Tuesday, 23 September 2014
Last updated 2 hours ago
Jan 15 2009 | 1:57am ET
Hedge funds edged up to end the year, and trounced the broader markets. But neither fact helped the industry avoid its first-ever down year.
The Greenwich Global Hedge Fund Index finished 2008 down 15.7% after returning 1% in December. Just one of Greenwich Alternative Investments’ main strategy indices and three of its subindices were in the black on the year, but the firm was quick to note that stock markets around the world fared much worse; the Standard & Poor’s 500 Index lost 37% last year.
“Although hedge funds didn’t escape the financial crisis in 2008 and posted negative annual returns for the first time, hedge funds have outperformed equities on a 1, 3, 5-year and even 10-year basis,” Margaret Gilbert, managing director at Greenwich AI, said. “December provided some comfort as most hedge fund strategies rebounded to end the year on a positive note. Although we expect to see further redemptions and market pressure in some areas, hedge funds by and large seem to be returning to business as usual.”
Hedge fund managers can only hope so: Long/short equity funds fell 21.9% last year, with market neutral funds losing 12.3% and special strategies 25.9%. Among Greenwich AI’s major strategy indices, only directional trading posted a positive year, rising 9.6% on the back of 20.2% average return for futures funds.
Last year was the hardest on convertible arbitrage funds, the only substrategy to actually underperform the S&P500 with a 38% drop. The big losers of 2008 also include emerging markets funds (down 36.5%), growth equity funds (down 28.7%) and distressed securities funds (down 20.8%). Other than futures funds, the few winners were short-sellers (up 30.2%) and statistical arbitrage funds (essentially flat at 0.1%).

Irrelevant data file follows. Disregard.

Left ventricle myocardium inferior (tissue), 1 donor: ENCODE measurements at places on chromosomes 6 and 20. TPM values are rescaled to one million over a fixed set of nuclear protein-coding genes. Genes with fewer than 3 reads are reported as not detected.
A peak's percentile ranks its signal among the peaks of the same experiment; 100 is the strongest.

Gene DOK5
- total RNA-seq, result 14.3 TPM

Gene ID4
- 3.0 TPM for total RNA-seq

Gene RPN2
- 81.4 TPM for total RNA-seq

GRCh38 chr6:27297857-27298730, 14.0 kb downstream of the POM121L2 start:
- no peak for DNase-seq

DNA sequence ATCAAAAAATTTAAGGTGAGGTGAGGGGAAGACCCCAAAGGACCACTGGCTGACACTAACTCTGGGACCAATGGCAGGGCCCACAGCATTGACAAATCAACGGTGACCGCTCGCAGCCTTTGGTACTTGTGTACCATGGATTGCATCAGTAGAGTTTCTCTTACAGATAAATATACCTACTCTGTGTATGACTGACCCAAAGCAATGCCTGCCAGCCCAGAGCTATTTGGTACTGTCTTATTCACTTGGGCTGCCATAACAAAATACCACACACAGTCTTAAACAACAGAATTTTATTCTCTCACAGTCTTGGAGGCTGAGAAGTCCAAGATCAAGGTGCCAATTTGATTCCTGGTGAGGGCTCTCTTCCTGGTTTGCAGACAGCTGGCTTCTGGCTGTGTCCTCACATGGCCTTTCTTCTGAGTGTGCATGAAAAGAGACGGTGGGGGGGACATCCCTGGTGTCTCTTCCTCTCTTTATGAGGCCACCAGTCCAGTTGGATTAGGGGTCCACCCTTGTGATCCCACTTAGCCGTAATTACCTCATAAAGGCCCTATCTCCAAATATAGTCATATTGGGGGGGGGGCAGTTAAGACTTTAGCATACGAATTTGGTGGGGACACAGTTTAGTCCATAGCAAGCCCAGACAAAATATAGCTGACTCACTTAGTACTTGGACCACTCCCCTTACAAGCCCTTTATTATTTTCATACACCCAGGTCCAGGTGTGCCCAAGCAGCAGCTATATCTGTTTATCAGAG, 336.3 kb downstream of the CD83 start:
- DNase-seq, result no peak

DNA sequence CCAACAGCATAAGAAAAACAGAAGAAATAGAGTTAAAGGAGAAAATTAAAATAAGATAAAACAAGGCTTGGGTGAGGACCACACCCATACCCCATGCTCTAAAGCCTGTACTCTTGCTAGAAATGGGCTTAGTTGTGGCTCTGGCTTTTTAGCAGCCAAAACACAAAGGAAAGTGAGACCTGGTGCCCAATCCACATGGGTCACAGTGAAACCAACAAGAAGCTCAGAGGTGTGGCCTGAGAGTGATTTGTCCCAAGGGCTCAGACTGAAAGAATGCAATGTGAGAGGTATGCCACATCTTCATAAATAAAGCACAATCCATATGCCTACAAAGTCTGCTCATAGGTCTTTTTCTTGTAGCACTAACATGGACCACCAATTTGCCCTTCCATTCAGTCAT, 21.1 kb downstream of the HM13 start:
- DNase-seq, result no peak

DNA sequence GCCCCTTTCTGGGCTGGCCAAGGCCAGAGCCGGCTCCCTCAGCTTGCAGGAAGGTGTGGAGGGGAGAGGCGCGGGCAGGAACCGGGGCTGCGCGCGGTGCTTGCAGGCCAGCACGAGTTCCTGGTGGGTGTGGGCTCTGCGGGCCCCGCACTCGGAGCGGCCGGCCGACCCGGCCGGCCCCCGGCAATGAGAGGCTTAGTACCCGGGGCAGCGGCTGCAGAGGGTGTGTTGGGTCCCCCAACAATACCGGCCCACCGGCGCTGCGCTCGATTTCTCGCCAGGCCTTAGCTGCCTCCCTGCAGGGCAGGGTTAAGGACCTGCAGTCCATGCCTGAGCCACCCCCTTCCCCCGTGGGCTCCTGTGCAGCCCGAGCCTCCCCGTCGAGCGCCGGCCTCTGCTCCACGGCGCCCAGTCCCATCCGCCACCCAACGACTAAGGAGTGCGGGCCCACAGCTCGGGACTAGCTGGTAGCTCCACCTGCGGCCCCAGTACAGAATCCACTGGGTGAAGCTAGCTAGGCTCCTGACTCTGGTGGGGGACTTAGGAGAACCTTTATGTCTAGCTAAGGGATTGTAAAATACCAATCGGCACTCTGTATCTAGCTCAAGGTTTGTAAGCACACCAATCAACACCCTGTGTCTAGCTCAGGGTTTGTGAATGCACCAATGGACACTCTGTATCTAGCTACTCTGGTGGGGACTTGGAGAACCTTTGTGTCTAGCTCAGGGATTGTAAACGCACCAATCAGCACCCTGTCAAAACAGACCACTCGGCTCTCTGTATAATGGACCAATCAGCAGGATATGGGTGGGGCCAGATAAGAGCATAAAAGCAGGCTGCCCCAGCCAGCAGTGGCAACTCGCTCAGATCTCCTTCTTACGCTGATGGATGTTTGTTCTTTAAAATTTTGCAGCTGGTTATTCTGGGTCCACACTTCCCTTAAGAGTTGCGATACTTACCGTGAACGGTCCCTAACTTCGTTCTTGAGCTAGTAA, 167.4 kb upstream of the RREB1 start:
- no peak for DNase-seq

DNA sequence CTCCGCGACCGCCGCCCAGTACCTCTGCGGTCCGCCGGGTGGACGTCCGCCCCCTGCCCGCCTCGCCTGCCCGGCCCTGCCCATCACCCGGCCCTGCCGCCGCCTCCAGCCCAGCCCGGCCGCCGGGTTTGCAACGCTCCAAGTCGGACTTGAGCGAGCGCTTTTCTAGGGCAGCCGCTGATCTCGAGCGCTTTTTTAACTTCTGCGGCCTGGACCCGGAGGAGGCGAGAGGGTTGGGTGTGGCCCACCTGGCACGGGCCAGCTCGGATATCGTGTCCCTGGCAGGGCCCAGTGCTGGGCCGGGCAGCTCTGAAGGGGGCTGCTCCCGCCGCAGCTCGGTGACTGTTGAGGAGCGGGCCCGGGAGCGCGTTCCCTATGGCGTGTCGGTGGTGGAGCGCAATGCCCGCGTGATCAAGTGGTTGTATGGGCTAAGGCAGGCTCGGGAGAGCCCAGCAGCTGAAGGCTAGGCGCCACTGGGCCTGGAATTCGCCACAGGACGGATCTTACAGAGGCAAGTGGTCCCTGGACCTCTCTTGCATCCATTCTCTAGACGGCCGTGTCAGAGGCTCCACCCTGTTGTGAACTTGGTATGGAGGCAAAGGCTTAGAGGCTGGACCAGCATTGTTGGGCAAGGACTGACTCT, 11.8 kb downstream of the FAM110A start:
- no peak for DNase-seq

Sep 22 2014 | 4:15pm ET
I tell people that everybody likes good news and so if you have good performance that’s wonderful,” explains Mike McKitich, CIO of Petty Endowment, “but it’s the people that want to talk about the bad news or where they drifted and how they came back and how they stayed to their discipline…” that he wants to hear from. Read more…
Aug 25 2014 | 11:21am ET
As many of you know, FINalternatives was recently acquired by the owners of Futures magazine, a firm called The Alpha Pages LLC. Today marks the soft-launch of a new sister site for both publications. As its name suggests, The Alpha Pages will cover all types of alternative investments, going far beyond the more well-known ones such as hedge funds and private equity. Read more…
Credit default swaps brought down the London Whale and cost JPMorgan $6.2 billion. Here is how it happened.